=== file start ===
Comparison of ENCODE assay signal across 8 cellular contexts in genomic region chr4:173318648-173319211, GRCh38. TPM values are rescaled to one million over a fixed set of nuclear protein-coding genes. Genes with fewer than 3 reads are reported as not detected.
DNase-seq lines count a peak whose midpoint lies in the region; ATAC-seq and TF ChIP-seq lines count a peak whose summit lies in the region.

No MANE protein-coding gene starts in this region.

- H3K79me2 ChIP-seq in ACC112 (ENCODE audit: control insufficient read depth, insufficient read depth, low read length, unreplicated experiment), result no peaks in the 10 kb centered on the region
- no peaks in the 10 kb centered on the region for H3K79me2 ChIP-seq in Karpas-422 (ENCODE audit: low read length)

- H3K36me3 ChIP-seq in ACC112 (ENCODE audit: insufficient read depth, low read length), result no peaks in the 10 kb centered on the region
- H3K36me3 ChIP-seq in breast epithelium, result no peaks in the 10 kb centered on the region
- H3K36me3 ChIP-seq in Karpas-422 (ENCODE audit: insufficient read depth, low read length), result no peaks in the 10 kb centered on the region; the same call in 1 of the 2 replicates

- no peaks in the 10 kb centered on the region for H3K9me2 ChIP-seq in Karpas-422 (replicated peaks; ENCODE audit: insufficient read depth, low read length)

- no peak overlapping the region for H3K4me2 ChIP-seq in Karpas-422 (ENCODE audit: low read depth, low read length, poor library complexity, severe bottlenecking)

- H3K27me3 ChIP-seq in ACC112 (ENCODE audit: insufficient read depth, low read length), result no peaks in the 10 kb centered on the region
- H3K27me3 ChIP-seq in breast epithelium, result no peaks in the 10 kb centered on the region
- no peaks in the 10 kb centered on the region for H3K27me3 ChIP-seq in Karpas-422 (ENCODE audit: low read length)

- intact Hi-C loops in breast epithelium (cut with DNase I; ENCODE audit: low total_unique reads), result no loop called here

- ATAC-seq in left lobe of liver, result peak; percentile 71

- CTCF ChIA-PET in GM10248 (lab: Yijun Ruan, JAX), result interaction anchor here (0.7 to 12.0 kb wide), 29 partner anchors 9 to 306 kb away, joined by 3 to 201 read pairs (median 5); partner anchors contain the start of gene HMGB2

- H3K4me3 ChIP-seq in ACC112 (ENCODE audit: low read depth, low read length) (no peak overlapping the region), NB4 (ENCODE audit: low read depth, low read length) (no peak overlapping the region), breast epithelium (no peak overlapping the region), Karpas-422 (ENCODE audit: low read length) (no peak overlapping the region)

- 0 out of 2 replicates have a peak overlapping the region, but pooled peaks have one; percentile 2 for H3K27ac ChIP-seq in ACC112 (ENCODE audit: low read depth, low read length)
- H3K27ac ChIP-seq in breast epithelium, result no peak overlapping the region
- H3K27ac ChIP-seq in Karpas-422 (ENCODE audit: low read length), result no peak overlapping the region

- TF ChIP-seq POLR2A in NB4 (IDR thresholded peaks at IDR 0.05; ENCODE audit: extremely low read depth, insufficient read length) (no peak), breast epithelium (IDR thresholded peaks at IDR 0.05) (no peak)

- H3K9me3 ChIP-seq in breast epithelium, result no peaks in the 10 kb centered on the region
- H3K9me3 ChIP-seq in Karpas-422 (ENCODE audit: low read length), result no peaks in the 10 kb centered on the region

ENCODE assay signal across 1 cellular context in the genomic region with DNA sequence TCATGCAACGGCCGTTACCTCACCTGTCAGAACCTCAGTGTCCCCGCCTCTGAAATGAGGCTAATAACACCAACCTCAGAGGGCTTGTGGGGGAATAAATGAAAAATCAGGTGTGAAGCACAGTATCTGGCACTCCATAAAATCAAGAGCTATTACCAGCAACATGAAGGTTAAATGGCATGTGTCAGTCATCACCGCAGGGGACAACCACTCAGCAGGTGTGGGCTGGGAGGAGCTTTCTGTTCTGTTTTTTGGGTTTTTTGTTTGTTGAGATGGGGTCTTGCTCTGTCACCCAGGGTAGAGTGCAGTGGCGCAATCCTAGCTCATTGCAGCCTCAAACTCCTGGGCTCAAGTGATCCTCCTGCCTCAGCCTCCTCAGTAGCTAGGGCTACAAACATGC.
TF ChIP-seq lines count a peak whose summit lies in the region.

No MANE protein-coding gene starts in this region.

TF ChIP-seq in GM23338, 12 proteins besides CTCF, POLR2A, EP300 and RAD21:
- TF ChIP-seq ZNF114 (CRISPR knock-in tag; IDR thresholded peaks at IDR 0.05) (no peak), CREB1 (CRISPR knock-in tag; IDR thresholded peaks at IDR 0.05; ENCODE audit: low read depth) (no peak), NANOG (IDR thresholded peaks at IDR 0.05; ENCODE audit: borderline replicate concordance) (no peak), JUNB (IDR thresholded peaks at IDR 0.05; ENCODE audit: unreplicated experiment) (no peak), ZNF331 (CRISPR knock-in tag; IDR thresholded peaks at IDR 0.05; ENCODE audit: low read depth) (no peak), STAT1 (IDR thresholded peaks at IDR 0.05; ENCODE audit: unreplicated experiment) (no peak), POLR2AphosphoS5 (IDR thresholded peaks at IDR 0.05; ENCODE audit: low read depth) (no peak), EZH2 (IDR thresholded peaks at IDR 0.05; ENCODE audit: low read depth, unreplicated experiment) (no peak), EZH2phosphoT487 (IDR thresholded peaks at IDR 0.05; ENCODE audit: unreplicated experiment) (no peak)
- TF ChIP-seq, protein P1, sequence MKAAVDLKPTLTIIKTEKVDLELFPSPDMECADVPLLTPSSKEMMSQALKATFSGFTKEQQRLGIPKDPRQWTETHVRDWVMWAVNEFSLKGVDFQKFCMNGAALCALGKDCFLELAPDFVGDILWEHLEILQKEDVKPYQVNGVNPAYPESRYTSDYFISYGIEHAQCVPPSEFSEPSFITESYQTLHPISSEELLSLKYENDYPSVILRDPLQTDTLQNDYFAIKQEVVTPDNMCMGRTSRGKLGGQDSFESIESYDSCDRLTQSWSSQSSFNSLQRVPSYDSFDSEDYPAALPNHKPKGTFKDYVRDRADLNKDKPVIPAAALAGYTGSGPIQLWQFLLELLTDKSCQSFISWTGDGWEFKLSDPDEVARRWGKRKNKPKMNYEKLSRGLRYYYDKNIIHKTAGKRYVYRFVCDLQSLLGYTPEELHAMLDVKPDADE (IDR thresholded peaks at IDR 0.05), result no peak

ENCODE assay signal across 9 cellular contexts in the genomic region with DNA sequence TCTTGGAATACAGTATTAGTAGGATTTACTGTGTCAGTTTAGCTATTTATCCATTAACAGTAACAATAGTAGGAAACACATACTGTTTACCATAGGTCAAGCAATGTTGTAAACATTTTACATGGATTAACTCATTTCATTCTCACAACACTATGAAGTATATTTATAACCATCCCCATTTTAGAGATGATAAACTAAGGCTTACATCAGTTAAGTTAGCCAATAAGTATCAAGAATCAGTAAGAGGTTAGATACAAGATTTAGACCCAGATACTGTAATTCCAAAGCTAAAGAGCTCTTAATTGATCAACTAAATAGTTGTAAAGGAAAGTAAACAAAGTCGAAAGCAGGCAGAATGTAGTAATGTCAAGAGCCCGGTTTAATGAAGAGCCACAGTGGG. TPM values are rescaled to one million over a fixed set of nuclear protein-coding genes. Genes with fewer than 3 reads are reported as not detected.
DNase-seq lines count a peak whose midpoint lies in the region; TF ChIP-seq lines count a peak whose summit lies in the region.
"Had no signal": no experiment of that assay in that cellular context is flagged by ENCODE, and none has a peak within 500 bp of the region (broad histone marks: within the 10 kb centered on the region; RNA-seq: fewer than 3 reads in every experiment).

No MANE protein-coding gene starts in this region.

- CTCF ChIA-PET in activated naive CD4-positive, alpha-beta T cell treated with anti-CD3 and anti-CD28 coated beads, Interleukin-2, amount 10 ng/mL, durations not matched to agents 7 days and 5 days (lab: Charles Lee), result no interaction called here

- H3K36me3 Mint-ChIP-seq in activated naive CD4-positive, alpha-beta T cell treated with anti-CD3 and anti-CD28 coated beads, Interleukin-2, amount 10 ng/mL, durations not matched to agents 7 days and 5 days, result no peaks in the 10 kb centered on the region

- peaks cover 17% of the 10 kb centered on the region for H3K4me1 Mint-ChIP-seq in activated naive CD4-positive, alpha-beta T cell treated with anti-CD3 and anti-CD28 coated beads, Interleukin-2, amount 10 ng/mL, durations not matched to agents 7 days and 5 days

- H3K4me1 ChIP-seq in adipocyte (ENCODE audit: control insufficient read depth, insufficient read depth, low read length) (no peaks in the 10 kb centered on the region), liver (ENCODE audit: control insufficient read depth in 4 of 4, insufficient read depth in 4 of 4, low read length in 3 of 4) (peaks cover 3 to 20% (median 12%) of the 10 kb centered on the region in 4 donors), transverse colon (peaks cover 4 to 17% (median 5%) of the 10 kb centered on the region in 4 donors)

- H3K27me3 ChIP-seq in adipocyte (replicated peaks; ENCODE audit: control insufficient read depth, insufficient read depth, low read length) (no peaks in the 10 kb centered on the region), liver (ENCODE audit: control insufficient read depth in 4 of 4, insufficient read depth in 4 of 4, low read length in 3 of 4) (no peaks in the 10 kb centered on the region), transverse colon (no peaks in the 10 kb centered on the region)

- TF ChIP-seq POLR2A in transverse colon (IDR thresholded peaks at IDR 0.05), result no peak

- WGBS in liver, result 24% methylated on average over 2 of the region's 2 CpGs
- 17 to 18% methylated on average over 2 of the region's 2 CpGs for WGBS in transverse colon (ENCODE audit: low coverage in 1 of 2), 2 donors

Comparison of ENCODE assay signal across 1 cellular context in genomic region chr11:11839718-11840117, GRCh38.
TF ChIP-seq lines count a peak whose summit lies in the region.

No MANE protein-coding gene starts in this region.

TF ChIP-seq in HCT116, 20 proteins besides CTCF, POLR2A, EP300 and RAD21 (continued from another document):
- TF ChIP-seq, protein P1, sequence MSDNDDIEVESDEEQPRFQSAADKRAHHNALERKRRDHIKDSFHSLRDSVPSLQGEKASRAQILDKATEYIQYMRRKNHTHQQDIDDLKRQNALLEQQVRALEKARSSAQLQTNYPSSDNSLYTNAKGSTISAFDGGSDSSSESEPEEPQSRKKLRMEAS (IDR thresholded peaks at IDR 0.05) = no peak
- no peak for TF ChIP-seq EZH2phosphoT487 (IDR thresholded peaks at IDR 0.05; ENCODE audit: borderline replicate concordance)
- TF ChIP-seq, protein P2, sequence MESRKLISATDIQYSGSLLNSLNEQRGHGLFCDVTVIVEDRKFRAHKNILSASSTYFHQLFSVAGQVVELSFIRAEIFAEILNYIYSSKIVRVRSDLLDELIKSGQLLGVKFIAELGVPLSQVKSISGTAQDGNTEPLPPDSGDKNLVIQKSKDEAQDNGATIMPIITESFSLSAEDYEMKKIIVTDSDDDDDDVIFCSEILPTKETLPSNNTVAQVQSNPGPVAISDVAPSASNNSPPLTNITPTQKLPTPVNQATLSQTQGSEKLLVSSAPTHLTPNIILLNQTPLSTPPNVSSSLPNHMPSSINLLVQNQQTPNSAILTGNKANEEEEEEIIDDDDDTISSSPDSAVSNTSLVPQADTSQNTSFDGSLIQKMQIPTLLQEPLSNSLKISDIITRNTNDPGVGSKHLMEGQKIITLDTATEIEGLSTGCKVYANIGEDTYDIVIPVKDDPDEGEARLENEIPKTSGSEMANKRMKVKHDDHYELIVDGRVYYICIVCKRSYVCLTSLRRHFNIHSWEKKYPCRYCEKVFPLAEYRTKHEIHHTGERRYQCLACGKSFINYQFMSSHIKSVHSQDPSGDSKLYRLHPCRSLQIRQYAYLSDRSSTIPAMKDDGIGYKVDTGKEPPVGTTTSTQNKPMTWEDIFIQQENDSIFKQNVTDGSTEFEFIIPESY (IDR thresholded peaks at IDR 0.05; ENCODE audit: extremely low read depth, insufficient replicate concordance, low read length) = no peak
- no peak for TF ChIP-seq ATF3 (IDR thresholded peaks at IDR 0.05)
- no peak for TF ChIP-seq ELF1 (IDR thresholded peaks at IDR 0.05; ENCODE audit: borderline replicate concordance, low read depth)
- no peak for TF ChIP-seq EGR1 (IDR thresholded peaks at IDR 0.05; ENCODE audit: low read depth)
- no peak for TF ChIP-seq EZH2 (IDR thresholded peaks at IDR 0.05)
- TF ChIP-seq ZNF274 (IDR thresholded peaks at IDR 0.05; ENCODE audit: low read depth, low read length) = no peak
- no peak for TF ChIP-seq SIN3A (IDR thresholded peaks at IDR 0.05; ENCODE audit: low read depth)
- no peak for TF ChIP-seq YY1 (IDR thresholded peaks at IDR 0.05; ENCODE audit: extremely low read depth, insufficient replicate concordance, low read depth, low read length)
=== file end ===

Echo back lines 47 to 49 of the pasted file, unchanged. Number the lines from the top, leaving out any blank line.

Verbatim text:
- no peak for TF ChIP-seq EZH2phosphoT487 (IDR thresholded peaks at IDR 0.05; ENCODE audit: borderline replicate concordance)
- TF ChIP-seq, protein P2, sequence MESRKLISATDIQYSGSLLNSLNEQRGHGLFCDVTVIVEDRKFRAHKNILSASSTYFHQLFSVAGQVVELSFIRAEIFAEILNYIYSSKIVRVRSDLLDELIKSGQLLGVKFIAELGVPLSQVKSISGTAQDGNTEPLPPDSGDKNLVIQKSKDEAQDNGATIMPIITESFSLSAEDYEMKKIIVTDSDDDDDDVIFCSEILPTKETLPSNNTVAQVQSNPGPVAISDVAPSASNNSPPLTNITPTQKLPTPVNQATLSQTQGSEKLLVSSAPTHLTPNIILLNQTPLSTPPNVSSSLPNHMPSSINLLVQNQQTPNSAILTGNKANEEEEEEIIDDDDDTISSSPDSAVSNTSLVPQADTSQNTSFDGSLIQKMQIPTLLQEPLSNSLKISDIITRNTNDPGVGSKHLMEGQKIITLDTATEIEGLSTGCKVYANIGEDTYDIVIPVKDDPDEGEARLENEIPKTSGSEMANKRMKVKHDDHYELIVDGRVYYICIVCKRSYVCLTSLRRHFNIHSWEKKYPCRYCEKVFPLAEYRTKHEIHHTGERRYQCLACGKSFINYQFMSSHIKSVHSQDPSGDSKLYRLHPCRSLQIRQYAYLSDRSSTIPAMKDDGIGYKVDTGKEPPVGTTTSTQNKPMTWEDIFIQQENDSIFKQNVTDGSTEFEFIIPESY (IDR thresholded peaks at IDR 0.05; ENCODE audit: extremely low read depth, insufficient replicate concordance, low read length) = no peak
- no peak for TF ChIP-seq ATF3 (IDR thresholded peaks at IDR 0.05)